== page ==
The most important lesson learnt is that when we want to develop a tool to tackle a social problem, we must always start by analysing the problem, and allocate the most suitable tools to solve it.
In our case the main social problem is that there are a lot of people – even in industrialized countries – who cannot have access to loans in the banking sector if they want to pursue an independent activity and support themselves and their family financially from that activity.
This is due to the fact that the satisfaction of these borrowing requirements is too risky, and is not profitable for the banks because of the small amount of the loans.
A possible tool to tackle this problem is to provide access to microloans to a greater extent for people excluded from banking services.
The organizations that finance and provide small loans to such people are called microfinance institutions.
It might appear obvious that if we support and develop this microfinance sector, we will be able to solve this social problem.
This, however, is only partly true because the microfinance sector is far from being uniform. It has two branches operating with substantially different criteria and objectives. On the one hand, it consists of the profit-oriented financial enterprises falling under the scope of money market regulations and on the other hand, the non-profit funders, such as foundations.
The latter ones – if it is permitted by the legislation of the specific country, like in Hungary – operate outside the scope of the regulations of the money market.
The operation of these two sectors differ from each other significantly, therefore it must be considered when setting up microfinance programmes.
It should be stated that where public money is used to solve a social problem, it is inevitable that this social goal is given priority. Also, when we talk about microfinance, it is really important that we should be committed to this social and financial integration goal.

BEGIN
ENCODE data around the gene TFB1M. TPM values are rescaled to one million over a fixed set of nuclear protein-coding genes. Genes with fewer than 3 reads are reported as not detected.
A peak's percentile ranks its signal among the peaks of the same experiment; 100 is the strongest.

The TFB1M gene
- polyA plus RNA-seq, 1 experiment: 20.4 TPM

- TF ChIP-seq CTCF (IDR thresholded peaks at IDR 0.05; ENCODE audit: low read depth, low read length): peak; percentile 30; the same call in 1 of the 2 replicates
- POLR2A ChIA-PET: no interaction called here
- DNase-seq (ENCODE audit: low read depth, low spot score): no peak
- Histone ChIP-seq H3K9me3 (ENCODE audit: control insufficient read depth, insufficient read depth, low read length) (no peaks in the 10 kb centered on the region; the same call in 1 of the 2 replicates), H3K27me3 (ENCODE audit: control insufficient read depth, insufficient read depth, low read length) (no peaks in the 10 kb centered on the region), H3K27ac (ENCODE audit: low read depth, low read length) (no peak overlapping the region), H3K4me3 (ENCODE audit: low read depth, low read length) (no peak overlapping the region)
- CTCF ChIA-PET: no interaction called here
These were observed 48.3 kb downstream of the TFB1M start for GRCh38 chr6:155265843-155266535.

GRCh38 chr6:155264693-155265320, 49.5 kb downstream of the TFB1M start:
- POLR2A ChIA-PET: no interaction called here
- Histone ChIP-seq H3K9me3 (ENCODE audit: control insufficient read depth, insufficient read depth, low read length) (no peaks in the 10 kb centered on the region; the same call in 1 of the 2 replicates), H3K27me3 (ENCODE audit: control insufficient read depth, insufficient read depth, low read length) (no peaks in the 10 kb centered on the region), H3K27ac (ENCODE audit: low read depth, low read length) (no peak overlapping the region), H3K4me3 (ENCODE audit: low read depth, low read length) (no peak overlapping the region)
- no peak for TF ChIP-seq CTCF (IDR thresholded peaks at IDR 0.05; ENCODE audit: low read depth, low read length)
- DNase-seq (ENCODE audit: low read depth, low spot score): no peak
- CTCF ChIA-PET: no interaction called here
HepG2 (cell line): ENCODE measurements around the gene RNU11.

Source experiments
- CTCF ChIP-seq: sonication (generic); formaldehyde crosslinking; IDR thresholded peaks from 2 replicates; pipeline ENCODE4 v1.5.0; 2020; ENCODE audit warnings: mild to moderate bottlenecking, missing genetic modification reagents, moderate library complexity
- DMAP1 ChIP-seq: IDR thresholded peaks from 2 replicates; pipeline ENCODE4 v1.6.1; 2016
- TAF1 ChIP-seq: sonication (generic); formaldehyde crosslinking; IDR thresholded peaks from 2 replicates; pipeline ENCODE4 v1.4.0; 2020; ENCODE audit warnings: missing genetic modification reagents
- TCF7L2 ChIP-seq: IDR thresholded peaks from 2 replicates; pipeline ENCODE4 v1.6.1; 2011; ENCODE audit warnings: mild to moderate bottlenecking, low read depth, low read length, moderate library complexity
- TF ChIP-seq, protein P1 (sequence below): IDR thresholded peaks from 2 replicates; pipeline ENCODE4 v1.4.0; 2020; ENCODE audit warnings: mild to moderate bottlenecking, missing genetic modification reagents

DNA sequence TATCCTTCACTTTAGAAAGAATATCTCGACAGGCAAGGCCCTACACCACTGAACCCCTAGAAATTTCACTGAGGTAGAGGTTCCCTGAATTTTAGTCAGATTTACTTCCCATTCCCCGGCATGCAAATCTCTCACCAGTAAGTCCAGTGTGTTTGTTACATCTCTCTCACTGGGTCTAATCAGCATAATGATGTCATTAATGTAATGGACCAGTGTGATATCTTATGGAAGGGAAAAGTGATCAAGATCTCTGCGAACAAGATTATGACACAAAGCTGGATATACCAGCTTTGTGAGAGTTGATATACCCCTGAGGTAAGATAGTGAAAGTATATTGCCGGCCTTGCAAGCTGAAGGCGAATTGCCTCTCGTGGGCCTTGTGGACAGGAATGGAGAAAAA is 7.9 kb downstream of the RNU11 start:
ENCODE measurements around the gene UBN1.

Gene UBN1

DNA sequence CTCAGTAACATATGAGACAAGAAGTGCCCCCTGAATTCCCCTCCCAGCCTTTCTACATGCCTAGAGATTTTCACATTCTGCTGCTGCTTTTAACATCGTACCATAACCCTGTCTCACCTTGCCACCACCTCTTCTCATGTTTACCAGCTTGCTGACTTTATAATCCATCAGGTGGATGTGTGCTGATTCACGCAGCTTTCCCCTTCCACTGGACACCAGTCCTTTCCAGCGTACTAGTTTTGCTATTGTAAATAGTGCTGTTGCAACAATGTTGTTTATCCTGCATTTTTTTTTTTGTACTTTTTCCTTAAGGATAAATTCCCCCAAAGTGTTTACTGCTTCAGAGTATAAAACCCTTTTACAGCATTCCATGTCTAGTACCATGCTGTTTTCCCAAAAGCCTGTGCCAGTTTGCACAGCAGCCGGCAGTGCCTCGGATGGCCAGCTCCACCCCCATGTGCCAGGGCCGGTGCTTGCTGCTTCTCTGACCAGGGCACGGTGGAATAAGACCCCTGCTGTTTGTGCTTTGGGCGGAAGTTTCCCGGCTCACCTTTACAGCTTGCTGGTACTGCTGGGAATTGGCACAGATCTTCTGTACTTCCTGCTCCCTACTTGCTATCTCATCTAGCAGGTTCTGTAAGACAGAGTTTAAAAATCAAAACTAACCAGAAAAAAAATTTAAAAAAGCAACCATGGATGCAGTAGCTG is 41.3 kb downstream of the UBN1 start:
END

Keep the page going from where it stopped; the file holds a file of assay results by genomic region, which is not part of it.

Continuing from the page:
We have found that Social Microfinance Institutions are better positioned to maximize social impact among the financially underserved. Since the performance of this activity has a negative impact on financial returns, it is necessary that these organizations should receive more attention from public bodies and be supported in their mission.
When analysing the good practices examined by us, we found that the European Union plays a very important role in financing the most successful microcredit schemes, which we judge to be positive.
At the same time we see that the positive social impact can be increased if the European Union and the national and regional authorities increase their commitment.
New programmes that develop social microfinance institutions through financial support provided in the form of guarantees, debt and equity, completed with subsidies and grants should be set up. In order to maximize the social impact, these programmes should be channelled to the target group with the help of centralized instruments (e.g. EaSI programme) together with de-centralized instruments managed at national and regional level, through the social purpose MFIs.
It is also important that the investment of the financial instruments provided by the authorities – public money – should promote the social return of the sector and should not set unrealistic financial expectations for their operation.
For the better achievement of the social goals, complementary channels that diversify the traditional use of the EIB group for the provision of these instruments should also be considered in order to target the social MFIs that currently face extreme difficulties in accessing these funds.
The European Code of Good Conduct, a set of standards established to certify the institutional capacity of the MFIs, is indispensable in order to obtain these EU resources. Nevertheless, the ECoGC needs to increase its flexibility in order to better include the social-purpose microfinance institutions that have the social impact maximization as their main objective. Therefore, the most important lesson learnt during our project is that we must focus on the solution of the financial inclusion problems across Europe, for which larger and more adapted programmes at European, national and regional level need to be channelled through the social-purpose Microfinance institutions.
The “Access to Microfinance – ATM” project, financed by the Interreg programme, has selected a set of Good Practices on the provision of social microfinance services that should be used as a benchmarking for the authorities in order to promote social and financial inclusion in Europe.
We find it extremely important that when making microfinance-related decisions, the authorities consider the professional recommendations of the professional organizations regarding the most important professional expectations in order to maximize social impact.
If decision-makers act accordingly, they will not have to wait long for social success.